Simple Maya mesh save/load

I recently wanted to capture some frames of an animation into a single mesh and really the easiest way to ditch any dependencies & materials was to export some OBJs, import them and then combine them! This is rather slow, especially reading gigantic models, and I did not need a lot of the data stored in an OBJ.

So here I have a small utility that stores a model’s position & triangulation and nothing else in a binary format closely resembling the Maya API, allowing for easy reading, writing and even combining during I/O.

Use write() with a mesh (full) name and use read() with a filepath to serialize
and deserialize maya meshes:

import struct
from maya.OpenMaya import MSelectionList, MDagPath, MFnMesh, MGlobal, MPointArray, MIntArray, MSpace, MPoint


def _named_mobject(path):
    li = MSelectionList()
    MGlobal.getSelectionListByName(path, li)
    p = MDagPath()
    li.getDagPath(0, p)
    return p


def writeCombined(meshes, file_path):
    # start streaming into the file
    with open(file_path, 'wb') as fh:
        # cache function sets
        fns = []
        for mesh in meshes:
            fns.append(MFnMesh(_named_mobject(mesh)))

        # get resulting mesh data sizes
        vertex_count = 0
        poly_count = 0
        index_count = 0
        meshPolygonCounts = []
        meshPolygonConnects = []
        for fn in fns:
            vertex_count += fn.numVertices()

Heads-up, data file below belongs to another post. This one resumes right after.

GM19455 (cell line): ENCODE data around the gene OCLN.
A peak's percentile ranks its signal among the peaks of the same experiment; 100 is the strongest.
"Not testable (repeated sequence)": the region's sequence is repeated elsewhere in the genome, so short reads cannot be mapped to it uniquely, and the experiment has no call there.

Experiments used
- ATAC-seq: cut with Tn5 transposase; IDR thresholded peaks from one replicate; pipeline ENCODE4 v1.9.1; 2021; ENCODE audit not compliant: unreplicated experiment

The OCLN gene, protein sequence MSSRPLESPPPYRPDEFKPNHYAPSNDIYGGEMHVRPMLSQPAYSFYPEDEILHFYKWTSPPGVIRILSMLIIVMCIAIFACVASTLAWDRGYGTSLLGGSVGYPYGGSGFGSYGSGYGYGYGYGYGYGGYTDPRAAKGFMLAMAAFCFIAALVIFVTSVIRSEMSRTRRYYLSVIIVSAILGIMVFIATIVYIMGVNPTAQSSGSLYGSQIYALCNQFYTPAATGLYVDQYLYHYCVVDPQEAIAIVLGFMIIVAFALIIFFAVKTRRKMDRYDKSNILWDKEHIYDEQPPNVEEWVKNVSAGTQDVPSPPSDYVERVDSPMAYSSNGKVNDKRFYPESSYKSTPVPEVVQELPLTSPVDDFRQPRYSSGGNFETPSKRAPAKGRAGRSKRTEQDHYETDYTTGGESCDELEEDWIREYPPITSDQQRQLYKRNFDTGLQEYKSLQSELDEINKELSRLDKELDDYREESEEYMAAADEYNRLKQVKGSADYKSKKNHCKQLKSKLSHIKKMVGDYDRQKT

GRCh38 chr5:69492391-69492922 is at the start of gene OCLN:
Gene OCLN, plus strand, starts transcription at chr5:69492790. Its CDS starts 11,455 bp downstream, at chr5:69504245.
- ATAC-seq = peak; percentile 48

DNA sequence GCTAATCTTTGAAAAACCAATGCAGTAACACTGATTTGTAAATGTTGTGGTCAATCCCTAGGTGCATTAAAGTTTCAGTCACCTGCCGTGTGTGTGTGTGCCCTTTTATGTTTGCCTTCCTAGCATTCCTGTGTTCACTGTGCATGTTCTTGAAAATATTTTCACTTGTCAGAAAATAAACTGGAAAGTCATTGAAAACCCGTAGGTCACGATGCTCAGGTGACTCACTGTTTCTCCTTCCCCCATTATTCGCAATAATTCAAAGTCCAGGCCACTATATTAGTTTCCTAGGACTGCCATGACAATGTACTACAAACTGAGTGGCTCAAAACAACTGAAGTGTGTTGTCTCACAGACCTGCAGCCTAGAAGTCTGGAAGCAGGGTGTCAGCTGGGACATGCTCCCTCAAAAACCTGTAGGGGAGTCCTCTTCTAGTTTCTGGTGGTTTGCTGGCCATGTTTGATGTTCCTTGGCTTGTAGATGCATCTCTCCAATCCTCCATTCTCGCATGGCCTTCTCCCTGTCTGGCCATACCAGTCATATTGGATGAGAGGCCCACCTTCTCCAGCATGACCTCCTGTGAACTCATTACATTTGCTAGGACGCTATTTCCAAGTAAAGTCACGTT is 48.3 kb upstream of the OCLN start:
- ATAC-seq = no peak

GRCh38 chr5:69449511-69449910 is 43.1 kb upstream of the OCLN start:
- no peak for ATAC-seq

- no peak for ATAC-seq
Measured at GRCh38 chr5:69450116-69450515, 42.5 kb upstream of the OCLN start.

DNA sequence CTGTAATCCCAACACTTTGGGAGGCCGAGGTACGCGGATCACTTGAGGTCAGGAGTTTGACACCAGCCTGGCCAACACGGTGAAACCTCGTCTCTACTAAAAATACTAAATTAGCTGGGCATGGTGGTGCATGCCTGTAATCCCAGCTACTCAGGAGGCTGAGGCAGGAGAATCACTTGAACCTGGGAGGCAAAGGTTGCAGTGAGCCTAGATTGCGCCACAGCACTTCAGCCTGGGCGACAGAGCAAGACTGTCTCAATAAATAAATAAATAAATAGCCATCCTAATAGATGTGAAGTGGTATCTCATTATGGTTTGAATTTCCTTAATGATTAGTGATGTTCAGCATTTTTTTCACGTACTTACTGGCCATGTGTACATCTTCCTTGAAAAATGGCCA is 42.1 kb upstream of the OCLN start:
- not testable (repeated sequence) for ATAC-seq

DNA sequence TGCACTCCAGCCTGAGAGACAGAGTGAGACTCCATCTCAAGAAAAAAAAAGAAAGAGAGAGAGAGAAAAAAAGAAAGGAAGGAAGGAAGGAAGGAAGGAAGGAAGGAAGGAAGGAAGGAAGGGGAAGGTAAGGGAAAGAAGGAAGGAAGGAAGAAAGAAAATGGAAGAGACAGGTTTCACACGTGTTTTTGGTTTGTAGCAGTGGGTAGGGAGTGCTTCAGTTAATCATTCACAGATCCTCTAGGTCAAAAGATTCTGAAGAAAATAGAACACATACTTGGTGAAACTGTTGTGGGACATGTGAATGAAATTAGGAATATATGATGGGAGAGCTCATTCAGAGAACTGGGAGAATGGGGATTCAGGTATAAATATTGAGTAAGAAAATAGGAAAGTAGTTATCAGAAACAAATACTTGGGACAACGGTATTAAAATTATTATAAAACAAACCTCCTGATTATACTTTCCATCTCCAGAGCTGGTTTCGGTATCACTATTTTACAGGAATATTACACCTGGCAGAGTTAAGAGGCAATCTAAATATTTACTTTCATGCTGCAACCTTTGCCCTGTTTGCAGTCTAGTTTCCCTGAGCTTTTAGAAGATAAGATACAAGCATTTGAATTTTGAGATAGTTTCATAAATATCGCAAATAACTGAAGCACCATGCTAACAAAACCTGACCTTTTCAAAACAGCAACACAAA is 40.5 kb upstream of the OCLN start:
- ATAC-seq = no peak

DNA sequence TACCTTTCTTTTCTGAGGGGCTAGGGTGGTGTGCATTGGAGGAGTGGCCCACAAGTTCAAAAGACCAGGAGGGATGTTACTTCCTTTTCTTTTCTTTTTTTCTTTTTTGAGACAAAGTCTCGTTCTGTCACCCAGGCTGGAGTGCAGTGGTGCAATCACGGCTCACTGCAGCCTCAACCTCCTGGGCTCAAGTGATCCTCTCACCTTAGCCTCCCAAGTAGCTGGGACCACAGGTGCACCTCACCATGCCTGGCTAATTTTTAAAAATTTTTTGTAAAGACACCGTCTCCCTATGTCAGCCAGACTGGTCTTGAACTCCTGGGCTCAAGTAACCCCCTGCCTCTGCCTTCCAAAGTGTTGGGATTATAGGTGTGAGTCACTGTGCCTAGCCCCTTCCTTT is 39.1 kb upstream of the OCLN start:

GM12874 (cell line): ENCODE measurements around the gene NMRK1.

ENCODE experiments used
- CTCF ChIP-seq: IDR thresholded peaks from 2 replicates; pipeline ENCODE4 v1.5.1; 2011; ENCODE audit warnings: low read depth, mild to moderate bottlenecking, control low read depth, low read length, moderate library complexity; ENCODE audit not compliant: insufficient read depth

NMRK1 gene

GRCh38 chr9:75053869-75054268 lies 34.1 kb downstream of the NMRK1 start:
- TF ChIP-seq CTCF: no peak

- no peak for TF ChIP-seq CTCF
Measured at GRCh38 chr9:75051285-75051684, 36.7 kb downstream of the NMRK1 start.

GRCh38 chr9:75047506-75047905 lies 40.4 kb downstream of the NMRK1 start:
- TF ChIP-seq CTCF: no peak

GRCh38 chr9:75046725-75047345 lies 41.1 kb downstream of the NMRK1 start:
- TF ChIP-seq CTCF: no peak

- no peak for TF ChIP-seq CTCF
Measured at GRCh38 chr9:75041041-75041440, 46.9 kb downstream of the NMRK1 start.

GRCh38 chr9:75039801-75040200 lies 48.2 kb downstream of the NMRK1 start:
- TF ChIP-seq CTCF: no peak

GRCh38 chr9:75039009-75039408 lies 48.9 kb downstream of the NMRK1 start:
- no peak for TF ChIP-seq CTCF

meshPolygonCounts.append(MIntArray())
            meshPolygonConnects.append(MIntArray())
            # we need to get these now in order to keep track of the index_count,
            # we cache them to avoid copying these arrays three times during this function.
            fn.getVertices(meshPolygonCounts[-1], meshPolygonConnects[-1])
            poly_count += meshPolygonCounts[-1].length()
            index_count += meshPolygonConnects[-1].length()

        # write num-vertices as uint32
        fh.write(struct.pack('<L', vertex_count))

        for fn in fns:
            vertices = MPointArray()
            fn.getPoints(vertices, MSpace.kWorld)

            # write all vertex positions as pairs of three float64s
            for i in xrange(vertex_count):
                fh.write(struct.pack('<d', vertices[i].x))
                fh.write(struct.pack('<d', vertices[i].y))
                fh.write(struct.pack('<d', vertices[i].z))

        # write num-polygonCounts as uint32
        fh.write(struct.pack('<L', poly_count))

        for i, fn in enumerate(fns):
            # write each polygonCounts as uint32
            for j in xrange(meshPolygonCounts[i].length()):
                fh.write(struct.pack('<L', meshPolygonCounts[i][j]))

        # write num-polygonConnects as uint32
        fh.write(struct.pack('<L', index_count))

        # keep track of how many vertices there are to offset the polygon-vertex indices
        offset = 0
        for i, fn in enumerate(fns):
            # write each polygonConnects as uint32
            for j in xrange(meshPolygonConnects[i].length()):